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Bavaria: Federal Court is negotiating Söder’s cruise decree

Bavaria: Federal Court is negotiating Söder’s cruise decree

Since 2018, a cross has had to hang in state buildings in Bavaria – “as an expression of historical and cultural influence.” Is that legal?

The cross with the cross: Since 2018, a crucifix has had to hang in every state building in Bavaria – and since then there has been criticism of this regulation. The Federal Administrative Court in Leipzig is now concerned with the so-called cross decree from Prime Minister Markus Söder (CSU). The controversial regulation is to be negotiated there on Thursday (December 14th).

“In a democratic constitutional state, religious symbols simply have no place in public institutions that all citizens are forced to enter at some point. This must be obvious to every democratically minded person,” says Assunta Tammelleo, chairwoman of the religiously critical Association for Freedom of Thought (bfg) in Munich , the German Press Agency.

The bfg, which accuses Söder of “the further Christianization of the – at least Bavarian – West”, had sued against the regulation – and suffered a defeat in the second instance before the Bavarian Administrative Court last summer.

Court outside Bavaria brings new hope

But going to Leipzig also brings new hope. “It’s not unusual for different courts and judges to have different legal opinions,” says Tammelleo. “Without wanting to lean too far out of the window, from our point of view it was almost to be expected that Bavarian courts in particular would be politically closer to the policies of the Bavarian state government than others, for example outside of Bavaria.”

In April 2018, the Bavarian cabinet passed the cruise decree on the initiative of Söder, who had recently become Prime Minister at the time. Despite strong criticism – even from churches who accused it of misusing the Christian symbol for election campaign purposes – it came into force in June 2018.

Since then, paragraph 28 of the rules of procedure for the authorities of the Free State states: “A cross must be clearly visible in the entrance area of ​​every office building as an expression of Bavaria’s historical and cultural character.”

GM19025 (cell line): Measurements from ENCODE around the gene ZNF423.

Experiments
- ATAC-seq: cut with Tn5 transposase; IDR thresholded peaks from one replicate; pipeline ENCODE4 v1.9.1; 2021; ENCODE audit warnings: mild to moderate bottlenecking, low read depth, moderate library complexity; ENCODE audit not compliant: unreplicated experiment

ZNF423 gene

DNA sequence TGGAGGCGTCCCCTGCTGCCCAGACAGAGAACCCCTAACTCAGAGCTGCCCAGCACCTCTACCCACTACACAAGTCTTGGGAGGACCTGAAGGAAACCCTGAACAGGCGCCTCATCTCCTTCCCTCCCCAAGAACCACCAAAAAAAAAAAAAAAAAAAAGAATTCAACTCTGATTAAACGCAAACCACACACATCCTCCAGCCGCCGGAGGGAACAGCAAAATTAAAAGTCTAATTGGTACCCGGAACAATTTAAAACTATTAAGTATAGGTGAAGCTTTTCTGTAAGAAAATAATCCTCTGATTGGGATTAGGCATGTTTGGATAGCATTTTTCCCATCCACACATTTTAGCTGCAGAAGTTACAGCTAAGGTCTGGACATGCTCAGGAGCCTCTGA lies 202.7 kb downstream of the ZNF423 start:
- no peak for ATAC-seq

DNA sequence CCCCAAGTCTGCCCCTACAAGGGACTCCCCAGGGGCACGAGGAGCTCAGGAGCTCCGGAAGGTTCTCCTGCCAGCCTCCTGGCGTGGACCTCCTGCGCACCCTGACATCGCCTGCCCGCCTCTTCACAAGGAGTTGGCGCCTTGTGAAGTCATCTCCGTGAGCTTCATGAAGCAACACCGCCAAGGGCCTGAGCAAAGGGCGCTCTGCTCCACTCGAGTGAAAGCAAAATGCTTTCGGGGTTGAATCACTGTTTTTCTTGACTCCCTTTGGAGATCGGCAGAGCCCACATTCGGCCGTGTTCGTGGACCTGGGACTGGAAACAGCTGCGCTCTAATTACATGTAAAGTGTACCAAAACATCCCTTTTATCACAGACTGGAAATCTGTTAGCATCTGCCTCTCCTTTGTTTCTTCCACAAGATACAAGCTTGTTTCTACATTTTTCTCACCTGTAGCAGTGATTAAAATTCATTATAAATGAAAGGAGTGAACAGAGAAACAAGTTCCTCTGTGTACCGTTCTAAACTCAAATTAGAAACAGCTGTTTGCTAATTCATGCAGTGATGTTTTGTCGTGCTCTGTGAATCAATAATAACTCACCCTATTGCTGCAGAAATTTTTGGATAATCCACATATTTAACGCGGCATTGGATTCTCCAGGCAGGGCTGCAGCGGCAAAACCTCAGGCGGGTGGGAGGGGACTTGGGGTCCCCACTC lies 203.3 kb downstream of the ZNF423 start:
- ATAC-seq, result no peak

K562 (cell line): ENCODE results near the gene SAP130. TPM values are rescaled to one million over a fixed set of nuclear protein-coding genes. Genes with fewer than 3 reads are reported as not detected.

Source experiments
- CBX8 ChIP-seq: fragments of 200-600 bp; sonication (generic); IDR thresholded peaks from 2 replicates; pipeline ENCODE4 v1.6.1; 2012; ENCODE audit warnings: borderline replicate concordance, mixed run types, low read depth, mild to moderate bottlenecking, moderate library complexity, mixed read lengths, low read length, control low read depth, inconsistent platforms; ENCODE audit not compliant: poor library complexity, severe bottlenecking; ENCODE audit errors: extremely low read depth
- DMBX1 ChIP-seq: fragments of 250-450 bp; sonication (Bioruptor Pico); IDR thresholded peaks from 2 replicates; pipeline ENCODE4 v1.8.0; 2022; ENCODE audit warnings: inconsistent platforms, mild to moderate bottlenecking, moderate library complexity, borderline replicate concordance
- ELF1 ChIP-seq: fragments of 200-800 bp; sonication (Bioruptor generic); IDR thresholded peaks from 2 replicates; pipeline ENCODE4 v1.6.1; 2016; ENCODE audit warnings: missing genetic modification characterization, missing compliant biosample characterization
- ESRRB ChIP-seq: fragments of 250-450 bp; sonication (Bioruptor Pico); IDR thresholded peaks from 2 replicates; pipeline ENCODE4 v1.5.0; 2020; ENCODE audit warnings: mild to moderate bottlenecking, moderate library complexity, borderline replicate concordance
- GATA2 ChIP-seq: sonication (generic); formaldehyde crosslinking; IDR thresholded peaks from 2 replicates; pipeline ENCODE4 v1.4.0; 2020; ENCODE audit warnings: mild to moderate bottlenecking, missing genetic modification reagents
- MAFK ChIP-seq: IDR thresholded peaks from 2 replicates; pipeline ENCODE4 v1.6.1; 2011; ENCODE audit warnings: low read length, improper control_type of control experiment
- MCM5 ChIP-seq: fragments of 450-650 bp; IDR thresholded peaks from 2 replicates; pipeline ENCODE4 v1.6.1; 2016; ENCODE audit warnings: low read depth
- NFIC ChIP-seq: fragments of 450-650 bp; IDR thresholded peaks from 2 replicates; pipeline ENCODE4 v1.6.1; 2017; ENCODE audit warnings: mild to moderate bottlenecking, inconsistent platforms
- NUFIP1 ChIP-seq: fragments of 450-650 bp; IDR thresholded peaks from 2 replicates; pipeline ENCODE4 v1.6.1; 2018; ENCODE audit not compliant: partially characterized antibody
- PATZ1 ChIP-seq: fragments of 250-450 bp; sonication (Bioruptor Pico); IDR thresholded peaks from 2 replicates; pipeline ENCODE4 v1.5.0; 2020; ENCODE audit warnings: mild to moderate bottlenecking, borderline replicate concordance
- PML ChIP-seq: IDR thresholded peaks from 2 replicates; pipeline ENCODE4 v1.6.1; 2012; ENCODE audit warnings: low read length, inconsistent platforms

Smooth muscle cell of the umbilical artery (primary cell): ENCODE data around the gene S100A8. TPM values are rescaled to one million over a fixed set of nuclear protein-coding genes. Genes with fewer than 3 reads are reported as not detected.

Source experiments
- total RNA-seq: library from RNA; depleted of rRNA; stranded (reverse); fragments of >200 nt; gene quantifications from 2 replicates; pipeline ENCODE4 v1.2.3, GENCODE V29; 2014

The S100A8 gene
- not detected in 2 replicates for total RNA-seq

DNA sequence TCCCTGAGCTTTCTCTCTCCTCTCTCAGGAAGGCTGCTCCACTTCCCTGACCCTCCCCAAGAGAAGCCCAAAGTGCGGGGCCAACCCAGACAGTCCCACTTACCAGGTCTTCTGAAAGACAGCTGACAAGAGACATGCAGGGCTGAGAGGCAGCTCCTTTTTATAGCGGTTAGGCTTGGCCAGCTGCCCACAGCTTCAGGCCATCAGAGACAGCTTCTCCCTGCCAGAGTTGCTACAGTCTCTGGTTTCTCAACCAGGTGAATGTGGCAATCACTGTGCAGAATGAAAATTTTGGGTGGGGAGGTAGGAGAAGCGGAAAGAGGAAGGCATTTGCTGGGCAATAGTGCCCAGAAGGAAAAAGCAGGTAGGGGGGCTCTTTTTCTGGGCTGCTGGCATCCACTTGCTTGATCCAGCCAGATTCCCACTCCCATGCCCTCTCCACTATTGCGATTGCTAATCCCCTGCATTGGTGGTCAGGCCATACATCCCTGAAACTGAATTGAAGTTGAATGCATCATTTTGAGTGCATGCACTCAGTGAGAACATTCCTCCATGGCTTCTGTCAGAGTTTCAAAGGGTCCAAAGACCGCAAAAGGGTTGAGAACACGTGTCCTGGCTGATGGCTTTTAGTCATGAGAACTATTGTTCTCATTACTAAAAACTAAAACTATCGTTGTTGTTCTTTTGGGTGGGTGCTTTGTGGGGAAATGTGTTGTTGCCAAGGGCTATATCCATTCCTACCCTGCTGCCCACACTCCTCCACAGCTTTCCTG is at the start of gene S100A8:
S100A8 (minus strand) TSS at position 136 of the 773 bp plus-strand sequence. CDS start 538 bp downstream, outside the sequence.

Court: Crosses as passive symbols

The Administrative Court in Munich saw the crosses as essentially passive symbols “without proselytizing and indoctrinating effects,” as it said in the reasons for the decision.

The court ruled at the time that the cross could become a “symbolic expression of certain religious beliefs and a symbol of its missionary spread” “for the non-Christian or the atheist.” However: “A violation of the requirement of state neutrality, which amounts to a merely passive use of a religious symbol without any proselytizing or indoctrinating effect and does not entail any further disadvantages for other religious and ideological communities, does not violate their right to freedom of belief and belief nor on equal treatment.”

At that time, only the lawsuits of 25 individuals who had joined the Association for Freedom of Thought and its lawsuit were ultimately rejected. Because the Administrative Court allowed the religious-critical association to appeal to the Federal Administrative Court, the case is now going to the next instance there.

“What people personally believe, which God they trust, which religious community they belong to, that is their very personal, private decision,” emphasizes Tammelleo. “Freedom of religion and belief is an achievement that has been fought for by courageous people for everyone, with great effort and length.” What someone believes and whether at all should “play no role in a democratic constitutional state,” she said. “After all, we don’t live in Turkey or Iran here.”

If the Federal Administrative Court confirms the lower court’s view and dismisses the lawsuit, this does not have to be the end from the bfg’s point of view. “It is clear: if we file such a lawsuit, then we must be able and willing to go through all instances,” says Tammelleo. “If we lose in Leipzig, the confidence will only be temporarily broken a little. Then it will probably be possible to take this matter to the Federal Constitutional Court.”

Source: Stern

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